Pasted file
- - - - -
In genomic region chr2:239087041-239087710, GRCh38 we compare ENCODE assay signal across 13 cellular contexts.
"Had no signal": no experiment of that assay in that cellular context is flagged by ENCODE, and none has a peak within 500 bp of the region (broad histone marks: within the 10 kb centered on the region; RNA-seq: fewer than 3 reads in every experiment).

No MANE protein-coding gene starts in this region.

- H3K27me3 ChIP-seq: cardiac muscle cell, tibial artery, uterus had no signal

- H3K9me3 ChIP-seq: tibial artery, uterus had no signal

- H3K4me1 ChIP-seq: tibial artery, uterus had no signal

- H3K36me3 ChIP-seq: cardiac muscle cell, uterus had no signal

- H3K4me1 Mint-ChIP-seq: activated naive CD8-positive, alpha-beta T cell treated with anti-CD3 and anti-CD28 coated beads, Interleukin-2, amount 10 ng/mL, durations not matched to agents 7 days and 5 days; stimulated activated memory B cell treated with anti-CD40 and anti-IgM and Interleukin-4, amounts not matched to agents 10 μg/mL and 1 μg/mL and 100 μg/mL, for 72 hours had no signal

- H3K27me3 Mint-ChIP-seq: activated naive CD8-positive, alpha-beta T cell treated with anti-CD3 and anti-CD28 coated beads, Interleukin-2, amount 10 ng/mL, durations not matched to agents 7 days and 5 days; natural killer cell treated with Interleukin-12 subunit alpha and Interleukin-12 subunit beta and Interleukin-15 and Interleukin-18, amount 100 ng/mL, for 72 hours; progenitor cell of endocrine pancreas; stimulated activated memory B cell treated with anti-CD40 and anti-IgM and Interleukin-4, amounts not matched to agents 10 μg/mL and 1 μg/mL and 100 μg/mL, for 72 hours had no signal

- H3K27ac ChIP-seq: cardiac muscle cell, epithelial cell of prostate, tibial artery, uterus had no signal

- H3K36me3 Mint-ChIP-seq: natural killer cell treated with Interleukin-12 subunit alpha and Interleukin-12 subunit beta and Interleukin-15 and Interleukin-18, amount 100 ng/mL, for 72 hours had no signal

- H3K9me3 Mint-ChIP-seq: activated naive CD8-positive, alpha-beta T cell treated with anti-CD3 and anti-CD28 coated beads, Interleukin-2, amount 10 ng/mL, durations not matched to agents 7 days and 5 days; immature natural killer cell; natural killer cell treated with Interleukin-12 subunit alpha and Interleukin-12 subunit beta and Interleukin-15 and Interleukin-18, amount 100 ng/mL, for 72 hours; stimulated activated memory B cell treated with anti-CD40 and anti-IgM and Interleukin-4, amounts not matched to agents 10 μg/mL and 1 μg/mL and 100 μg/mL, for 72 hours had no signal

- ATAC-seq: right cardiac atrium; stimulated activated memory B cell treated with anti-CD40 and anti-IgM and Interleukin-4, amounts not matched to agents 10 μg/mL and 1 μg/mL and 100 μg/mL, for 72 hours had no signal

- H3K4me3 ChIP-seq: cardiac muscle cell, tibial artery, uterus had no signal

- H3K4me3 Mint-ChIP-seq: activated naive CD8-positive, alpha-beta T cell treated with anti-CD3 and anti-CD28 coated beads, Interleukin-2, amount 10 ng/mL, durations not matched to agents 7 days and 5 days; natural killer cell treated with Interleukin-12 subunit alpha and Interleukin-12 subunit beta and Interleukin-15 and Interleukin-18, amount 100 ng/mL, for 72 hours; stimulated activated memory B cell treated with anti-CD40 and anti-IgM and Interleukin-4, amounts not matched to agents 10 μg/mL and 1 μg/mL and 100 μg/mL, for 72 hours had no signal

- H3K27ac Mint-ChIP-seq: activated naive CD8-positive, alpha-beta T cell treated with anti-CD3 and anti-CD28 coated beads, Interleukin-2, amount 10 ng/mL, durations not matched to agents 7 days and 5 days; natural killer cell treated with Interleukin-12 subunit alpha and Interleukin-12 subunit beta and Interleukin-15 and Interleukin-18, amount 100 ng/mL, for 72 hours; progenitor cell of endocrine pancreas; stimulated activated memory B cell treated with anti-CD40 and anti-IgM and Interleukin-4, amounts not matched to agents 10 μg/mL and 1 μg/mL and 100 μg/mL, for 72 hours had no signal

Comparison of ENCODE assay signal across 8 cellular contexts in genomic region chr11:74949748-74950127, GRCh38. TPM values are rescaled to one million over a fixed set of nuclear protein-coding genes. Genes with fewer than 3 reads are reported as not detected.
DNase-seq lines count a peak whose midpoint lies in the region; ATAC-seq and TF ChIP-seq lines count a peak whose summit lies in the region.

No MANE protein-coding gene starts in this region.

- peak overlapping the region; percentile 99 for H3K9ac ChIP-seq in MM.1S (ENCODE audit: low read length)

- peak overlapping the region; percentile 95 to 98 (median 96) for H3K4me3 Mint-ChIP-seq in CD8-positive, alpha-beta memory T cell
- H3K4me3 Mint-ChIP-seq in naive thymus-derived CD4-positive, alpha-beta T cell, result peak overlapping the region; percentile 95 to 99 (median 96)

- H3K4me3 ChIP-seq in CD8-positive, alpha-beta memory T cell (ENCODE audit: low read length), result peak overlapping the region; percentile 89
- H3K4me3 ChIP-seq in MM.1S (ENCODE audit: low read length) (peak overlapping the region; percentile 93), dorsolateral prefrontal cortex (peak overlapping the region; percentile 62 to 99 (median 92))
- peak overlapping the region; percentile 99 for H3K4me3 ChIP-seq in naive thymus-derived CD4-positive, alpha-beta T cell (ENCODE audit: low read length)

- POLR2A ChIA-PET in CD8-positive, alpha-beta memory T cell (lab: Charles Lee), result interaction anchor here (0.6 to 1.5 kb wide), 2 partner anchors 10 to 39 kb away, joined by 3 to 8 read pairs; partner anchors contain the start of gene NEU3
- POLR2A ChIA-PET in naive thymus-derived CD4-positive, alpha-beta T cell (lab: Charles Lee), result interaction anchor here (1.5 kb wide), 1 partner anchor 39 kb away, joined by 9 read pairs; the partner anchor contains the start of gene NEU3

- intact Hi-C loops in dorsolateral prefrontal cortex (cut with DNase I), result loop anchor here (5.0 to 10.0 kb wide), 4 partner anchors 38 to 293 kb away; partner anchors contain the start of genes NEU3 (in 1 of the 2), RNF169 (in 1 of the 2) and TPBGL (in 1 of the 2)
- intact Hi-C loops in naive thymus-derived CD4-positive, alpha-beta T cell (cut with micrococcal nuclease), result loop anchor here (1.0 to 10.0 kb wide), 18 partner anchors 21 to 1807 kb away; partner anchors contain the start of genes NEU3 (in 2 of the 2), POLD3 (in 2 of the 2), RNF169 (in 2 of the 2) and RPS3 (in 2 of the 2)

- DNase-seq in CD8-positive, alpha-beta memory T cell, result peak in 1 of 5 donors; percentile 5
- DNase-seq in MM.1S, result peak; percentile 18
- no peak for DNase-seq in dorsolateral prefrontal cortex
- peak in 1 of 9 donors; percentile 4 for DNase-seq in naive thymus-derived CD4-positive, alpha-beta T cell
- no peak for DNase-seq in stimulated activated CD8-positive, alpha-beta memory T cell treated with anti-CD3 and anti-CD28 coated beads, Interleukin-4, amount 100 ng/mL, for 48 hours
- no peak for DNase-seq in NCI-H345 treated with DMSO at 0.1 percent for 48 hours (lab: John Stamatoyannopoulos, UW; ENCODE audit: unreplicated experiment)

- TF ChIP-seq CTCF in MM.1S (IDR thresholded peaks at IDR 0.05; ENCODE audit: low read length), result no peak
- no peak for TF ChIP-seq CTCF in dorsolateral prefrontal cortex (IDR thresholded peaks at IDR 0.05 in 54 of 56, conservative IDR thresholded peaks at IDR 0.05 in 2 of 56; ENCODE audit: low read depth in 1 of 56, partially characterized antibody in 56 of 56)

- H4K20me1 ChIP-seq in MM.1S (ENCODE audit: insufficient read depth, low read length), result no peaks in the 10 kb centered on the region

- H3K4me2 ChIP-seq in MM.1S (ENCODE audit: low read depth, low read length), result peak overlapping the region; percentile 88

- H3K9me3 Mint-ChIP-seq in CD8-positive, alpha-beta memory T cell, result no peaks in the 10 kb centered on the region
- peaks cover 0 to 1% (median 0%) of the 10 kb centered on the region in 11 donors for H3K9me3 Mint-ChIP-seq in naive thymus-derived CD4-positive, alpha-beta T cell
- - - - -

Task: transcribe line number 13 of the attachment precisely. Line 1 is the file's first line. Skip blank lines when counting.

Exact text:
- ATAC-seq: right cardiac atrium; stimulated activated memory B cell treated with anti-CD40 and anti-IgM and Interleukin-4, amounts not matched to agents 10 μg/mL and 1 μg/mL and 100 μg/mL, for 72 hours had no signal